there is one more dot which identifies the top most or root domain.
   Typically a computer known as a name server is associated with each
   domain to include the root domain.  Each of these name servers
   contains information about its domain in a file that is called a
   zone file.  This information enables a name server to either resolve
   a name to an IP address or refer it to a zone that can provide more

3.5. How does DNS Resolve a Name to an IP Address?

   When an application such as email attempts to send a packet across
   the internet it needs to have an IP address.  It takes the name of
   the destination computer and gives it to a special program known as
   a resolver to make the translation of the name to the address.  The
   resolver first looks locally to see if it has the required
   information.  If it does not, then it sends the query to the root.
   Beginning at the root, it and each subsequent name server associated
   with the domains in the FQDN will either provide a referral to the
   next name server or will provide the desired IP address.  Once the
   IP address has been determined the query stops and the address is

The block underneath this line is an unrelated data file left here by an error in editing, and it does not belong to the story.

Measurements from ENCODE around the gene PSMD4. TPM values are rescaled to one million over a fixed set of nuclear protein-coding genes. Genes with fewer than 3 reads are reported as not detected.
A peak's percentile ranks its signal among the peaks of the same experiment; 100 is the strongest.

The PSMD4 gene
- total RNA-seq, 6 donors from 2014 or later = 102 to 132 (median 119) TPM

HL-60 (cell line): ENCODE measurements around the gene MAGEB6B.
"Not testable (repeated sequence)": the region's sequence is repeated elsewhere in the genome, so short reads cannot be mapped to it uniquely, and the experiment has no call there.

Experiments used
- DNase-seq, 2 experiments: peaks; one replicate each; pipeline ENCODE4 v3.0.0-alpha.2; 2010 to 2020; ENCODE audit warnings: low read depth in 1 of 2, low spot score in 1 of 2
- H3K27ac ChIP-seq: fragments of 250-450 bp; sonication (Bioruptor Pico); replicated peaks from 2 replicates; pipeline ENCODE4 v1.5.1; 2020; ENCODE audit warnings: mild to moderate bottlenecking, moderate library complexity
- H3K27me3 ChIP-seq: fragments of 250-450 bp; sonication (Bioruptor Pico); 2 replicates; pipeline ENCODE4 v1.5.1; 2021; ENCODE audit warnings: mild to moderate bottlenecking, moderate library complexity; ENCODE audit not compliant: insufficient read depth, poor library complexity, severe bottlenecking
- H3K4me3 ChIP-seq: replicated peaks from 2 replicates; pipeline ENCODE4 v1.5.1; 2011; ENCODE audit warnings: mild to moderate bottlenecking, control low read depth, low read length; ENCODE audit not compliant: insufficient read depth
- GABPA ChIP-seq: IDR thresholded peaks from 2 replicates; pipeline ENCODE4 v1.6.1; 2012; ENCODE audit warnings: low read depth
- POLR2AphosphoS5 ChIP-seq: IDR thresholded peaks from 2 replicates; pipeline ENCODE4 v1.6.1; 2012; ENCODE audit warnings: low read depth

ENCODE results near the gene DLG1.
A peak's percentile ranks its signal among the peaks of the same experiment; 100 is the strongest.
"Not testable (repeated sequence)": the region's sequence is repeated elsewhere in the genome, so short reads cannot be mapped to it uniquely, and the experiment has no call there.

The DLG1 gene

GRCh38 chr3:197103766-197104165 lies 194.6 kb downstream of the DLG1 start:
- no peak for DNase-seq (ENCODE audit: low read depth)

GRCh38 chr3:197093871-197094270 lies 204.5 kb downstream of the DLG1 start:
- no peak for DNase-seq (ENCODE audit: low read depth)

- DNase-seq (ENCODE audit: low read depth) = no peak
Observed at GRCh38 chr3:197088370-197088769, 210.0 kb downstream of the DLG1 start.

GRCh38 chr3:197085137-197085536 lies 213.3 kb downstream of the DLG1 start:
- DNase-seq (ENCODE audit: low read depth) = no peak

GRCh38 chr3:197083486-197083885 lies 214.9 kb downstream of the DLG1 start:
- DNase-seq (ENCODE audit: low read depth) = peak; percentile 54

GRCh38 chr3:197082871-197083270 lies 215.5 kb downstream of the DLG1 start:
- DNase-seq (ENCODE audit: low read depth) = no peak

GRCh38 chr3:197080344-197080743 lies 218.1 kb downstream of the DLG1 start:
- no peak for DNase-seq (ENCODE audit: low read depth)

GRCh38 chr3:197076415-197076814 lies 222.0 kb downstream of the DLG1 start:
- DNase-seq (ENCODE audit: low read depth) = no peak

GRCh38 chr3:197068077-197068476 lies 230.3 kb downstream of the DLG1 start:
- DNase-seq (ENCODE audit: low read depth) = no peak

provided to the requesting application.

3.6. What is an intranet?

   An intranet is a collection of networks that may or may not be
   connected to the Internet.  Generally, an intranet is maintained and
   administered by an organization that may be a commercial firm or a
   government organization.  If the intranet is connected to the
   Internet it is usually done at selected points that control access
   from the intranet to the Internet and control access from the
   Internet to the intranet.  Typically, only certain services such as
   email are permitted to flow across these control points.

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3.7. What is Tunneling?

   Tunneling is the term applied to establishing an end-to-end
   connection for the purpose of providing protected transfer of
   information across the Internet.  One typical method of doing this
   is to encrypt packets at the transmission end and decrypt them at
   the reception end.

4.  Security Considerations

4.1 How do I protect my personal information when I surf the Internet?